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August 2009 Bush Blog
August 2009

And before you know it... blink, blink... and it’s already the middle of August! How time flies while you’re messing around in the bush. Not any bush, mind you. No, Gorongosa is a unique and dynamic park with all sorts of exciting things happening at all sorts of times that we hardly have time to breathe, let alone jotting down some of the great events of the past few months.

So, in a nutshell then: mating lions, lions hunting in camp, lions walking through camp, lions roaring in and around camp, lions fighting with other lions, lions chasing bushbuck, lions sleeping, lions, lions, lions. In between these beautiful cats, we’ve had some great elephant sightings including a sunset with some 80 or so on the Albida floodplains. Some classic “aaah” moments with youngsters, grumpy mums, sparring bulls, and one enormous bull dubbed Tiny by one of our guests. We also have seen huge herds of waterbuck, reedbuck, hartebeest, sable and impala gathering on the Urema floodplains for the winter, and have recently encountered a lone wildebeest on a walk which was great considering most of these unusual beasts had been shot out during the conflict and only a few survived. There are already a couple of hundred brought in from South Africa awaiting release in our sanctuary so whether this chap was an escapee or a survivor from the war days is unsure; but he still provided us with much fun galloping and snorting along with us in the fever trees.

Talking trees, the spring flowering flush has begun with the knobthorns, wild pears, flame creepers and fever trees leading the bunch. The pod mahoganies above the mess tent have not yet burst out in bud – but when they do we can expect birds, bees, butterflies, bushbabies and other b-animals all hovering for their delicious nectar.  We also have had some humour with the pods of these trees which has me clambering up them once a week, collecting “specimens” for my display shelf, which keep on getting pinched by visiting civets, genets and bushbabies at night. We’ve had other visitors at night too and our staff recently disturbed a group of 10 bushpigs drinking in the dwindling river in front of camp whilst setting up for early morning tea. The bushbuck are also really relaxing down now and it won’t be long before Jos has them all named and accounted for in her “aren’t they just the cutest?” catalogue.

Birding continues to astound, amaze and even perplex us at Explore Gorongosa. We’ve had a Narina Trogon floating around in camp – really relaxed and curious as to our goings on. We have a resident Pel’s Fishing Owl in the big trees across the river now and we have seen regular sightings of a juvenile Palmnut Vulture which is very exciting. These three birds alone are worth the air-ticket out here – and we can add a whole stack of other specials to the list including a fantastic sighting of a flock of Pink-backed Pelicans fighting for a few spots on some palm trees near the lake the other day. We also have watched as an Osprey has followed, caught and eaten a poor unsuspecting rat. We were a bit put out by this one because Osprey’s are fish eaters and are meant to be summer visitors to our region. This one was seen eating rodents in winter... go figure?! I got my monthly fix of Green Headed Oriole too with two visits to the Gorongosa Mountain rainforest.  I also got to swim in the seriously stunning Murombodzi waterfall on what must have been the hottest day this winter so Jos thinks I’m very spoilt!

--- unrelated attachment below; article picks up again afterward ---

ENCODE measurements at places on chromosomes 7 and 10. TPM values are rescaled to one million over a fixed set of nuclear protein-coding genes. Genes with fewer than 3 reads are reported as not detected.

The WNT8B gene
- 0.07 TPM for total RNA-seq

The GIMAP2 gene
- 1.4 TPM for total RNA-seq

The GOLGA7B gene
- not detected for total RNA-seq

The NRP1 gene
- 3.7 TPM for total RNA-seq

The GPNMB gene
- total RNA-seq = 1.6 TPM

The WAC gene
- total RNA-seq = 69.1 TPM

Oh, and on the subject of spoilt – Jos and I both had the opportunity to take to the skies the past few months... twice! Greg Carr kindly offered a couple of rides in his chopper that were not turned down – oh no.  One took us on a whistle-stop tour of the Park from above with some incredible sightings including the Dingue-Dingue swamps (think Okavango), Bela Vista (an old lodge site on the hills near the mountain) and the crocodile-lined Urema Lake. On the second trip, we went off to the dramatic limestone gorges, perching the helicopter and ourselves on the top of these magnificent cliffs overlooking a huge gorge forest. On route we saw the wild herd of buffalos (the ones that survived the war), the only zebra known to still be in the Park (including one young foal which is good news for Gorongosa’s zebras), great elephants, hippos and other fun things like Silvery-cheeked Hornbills from above, and a rather unfortunate Great White Pelican caught in the jaws of a really fortunate croc. All in all, both of these trips took our breaths away – this Park is truly a wildlife wonderland and one that will amaze and astound all those who take the opportunity to visit it before it becomes old hat. Old hats are nice, but new ones are so much more appealing!

So then, with talk of receding recessions, spring coming to the bush, direct flights to the Park, and a whole bunch of exciting new beach and island destinations to explore in Mozambique in combination with us... what is your excuse for not being here with us right now, sipping Gin Cities, breathing in some serious ozone,  and giggling with our resident Samango monkeys... or would you rather be in your boring four-walled, grey office in cold, wet and miserable wherever with nothing but traffic and crappy TV to look forward to this evening?   Your choice...

When you come round to your senses... we’ll see you here soon. We can’t wait.

Until then – happy days from all at Explore Gorongosa!
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